Part Three: The Project
When Escapade and her crew arrived in St. Thomas, the glamorous part of the trip was over and the down-and-dirty began. That included doing laundry, cleaning ocean salt off the boat, refilling fuel and water, and reprovisioning for the next phase of the trip, the work at the church. We departed St. Thomas the next day and sailed 20 miles east to Cane Garden Bay on the west end of Tortola, British Virgin Islands. We soon began to learn that problems can be solutions if you approach them the right way. The dinghy that we had hoped to repair in Hampton was too damaged to warrant the cost of repairing, so we had no dinghy to go ashore in. Fortunately for us, the fuel dock in Cane Garden Bay was not being used under the present circumstances in BVI, so we were able to dock there. Normally we would go through Customs and Immigration at Soper’s Hole, Tortola or Great Harbor, Jost Van Dyke. Both were only an hour away from Cane Garden Bay, but both had been literally blown away by Hurricane Irma. The only C & I office left was over 3 hours away in Road Town in an inconvenient temporary location. Pastor Turnbull met us on the dock with another solution. He brought a C & I officer with him and we completed all the necessary paperwork on the dock. It has never been easier!
A tour of the church property revealed significant damage to what had been an architecturally elegant church building. The palm tree lined walkway to the front door was obstructed with broken trees and debris. The church’s roof was mostly intact but had a gaping hole in it. Water had poured into the church sanctuary ruining the electronics, soaking the carpet and upholstery, and brewing the omnipresent stench of mold and mildew. Behind the church, debris had washed down or flown down from the mountain. Beside the main building, the church’s day care center was operating with much of its roof missing. And in front of the church, most symbolically, the church’s sign with an emblem of the world and the cross was hanging upside down. The church property was no worse than most of the rest of Cane Garden Bay. The whole community had been ravaged by Irma.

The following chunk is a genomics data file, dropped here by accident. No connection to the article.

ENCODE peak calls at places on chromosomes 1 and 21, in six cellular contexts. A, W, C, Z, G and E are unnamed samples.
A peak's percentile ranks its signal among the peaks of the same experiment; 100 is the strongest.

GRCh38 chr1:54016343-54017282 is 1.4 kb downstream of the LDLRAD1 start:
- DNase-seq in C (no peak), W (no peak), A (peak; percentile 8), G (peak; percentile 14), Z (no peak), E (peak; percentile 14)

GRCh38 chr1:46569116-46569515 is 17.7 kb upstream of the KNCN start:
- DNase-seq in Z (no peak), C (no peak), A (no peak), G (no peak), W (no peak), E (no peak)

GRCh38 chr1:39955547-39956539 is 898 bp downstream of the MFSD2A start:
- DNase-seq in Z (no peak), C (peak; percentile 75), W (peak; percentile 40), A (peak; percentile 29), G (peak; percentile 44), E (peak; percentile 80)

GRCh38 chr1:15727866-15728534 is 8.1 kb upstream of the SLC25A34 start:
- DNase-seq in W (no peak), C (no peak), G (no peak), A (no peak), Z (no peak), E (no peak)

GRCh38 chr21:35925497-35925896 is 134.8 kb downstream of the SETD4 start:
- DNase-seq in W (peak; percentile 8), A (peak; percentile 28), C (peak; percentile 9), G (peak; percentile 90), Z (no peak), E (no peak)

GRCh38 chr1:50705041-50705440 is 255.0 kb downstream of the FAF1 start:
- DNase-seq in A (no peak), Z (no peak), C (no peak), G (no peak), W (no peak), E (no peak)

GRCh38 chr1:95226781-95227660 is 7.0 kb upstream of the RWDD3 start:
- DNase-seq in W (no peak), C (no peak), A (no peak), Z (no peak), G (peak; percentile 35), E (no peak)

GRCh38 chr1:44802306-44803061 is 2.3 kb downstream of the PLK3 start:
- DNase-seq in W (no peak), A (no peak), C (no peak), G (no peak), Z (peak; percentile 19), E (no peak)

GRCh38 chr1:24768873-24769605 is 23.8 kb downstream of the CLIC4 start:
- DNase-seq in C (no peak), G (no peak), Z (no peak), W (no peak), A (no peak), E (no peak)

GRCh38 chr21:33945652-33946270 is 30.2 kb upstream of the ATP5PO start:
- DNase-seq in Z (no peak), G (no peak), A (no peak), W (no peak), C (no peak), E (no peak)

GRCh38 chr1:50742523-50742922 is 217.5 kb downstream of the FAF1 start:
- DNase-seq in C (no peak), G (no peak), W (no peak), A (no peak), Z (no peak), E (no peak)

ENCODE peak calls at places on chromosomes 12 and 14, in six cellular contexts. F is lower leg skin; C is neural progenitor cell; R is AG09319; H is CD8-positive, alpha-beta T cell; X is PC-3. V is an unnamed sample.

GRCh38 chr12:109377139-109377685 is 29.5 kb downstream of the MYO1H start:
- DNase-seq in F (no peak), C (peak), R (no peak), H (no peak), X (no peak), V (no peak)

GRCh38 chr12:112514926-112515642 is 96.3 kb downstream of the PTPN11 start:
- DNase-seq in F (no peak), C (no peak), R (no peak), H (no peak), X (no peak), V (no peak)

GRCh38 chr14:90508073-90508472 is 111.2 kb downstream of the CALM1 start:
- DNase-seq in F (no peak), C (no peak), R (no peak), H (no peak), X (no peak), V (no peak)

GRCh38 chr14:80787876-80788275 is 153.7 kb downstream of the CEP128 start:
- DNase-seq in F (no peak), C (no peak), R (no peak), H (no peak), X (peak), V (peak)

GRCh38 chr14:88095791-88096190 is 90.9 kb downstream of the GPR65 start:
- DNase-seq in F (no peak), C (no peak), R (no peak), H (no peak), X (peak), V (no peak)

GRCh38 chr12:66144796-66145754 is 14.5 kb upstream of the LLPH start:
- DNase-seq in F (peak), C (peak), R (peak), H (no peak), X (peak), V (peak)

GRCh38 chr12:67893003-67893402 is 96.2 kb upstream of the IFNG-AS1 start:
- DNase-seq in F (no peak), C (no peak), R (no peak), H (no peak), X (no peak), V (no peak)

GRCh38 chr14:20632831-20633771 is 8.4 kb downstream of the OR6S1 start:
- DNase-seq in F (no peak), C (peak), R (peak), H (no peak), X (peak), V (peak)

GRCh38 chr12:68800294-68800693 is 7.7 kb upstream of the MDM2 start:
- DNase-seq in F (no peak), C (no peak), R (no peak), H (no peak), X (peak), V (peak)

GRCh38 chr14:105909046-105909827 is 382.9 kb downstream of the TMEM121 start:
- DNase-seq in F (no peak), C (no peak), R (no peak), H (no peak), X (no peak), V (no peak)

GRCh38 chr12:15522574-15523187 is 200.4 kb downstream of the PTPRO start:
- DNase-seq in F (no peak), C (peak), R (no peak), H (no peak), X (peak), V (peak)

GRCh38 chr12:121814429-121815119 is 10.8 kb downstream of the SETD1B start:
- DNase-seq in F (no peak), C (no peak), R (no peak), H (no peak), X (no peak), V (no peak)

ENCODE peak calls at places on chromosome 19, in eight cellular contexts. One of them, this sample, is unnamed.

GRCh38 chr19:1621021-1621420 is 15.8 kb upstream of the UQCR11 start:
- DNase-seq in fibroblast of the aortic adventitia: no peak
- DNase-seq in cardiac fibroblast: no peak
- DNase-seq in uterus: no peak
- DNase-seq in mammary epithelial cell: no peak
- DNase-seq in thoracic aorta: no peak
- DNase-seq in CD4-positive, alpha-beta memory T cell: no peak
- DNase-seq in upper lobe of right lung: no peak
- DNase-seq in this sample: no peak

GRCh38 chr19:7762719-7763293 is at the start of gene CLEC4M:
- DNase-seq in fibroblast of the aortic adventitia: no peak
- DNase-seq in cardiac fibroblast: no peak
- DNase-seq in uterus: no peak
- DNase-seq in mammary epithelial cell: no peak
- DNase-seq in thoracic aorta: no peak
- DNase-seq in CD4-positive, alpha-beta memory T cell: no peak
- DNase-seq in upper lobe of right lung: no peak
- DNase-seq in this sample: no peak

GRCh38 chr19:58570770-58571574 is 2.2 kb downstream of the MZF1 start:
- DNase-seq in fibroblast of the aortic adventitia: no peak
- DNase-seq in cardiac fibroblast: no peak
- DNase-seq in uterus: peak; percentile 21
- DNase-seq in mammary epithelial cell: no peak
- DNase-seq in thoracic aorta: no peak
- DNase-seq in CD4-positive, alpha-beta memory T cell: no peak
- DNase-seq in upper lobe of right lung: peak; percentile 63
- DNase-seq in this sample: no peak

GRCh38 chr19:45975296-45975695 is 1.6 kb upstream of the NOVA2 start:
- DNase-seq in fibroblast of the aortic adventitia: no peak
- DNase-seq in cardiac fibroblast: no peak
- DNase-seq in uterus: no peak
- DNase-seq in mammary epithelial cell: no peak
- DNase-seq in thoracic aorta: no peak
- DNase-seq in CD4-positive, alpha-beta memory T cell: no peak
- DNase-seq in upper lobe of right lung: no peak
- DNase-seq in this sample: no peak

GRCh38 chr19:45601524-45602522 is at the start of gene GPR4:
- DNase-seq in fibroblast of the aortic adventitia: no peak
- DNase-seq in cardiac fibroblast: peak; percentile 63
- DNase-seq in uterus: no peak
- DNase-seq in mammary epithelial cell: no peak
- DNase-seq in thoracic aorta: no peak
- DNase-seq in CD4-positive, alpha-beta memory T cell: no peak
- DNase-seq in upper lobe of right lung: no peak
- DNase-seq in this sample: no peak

The building we worked on is not the main church building, the roof of which is much too steep for amateur roofers without proper equipment. We worked on the day care center, a two story building with an apartment on the second floor. When we arrived the church members had begun the work to put a new roof on the building. The top of some of the concrete walls had literally been ripped away by the storm, so they had recast the concrete and put new 3x 8 rafters in place. Some of the original roofing remained, but we had to tear off the bent metal roofing and some of the plywood and 2×4’s under it. The church had purchased a stack of 4×8 plywood sheets, so we used those to complete the roof over the rafters.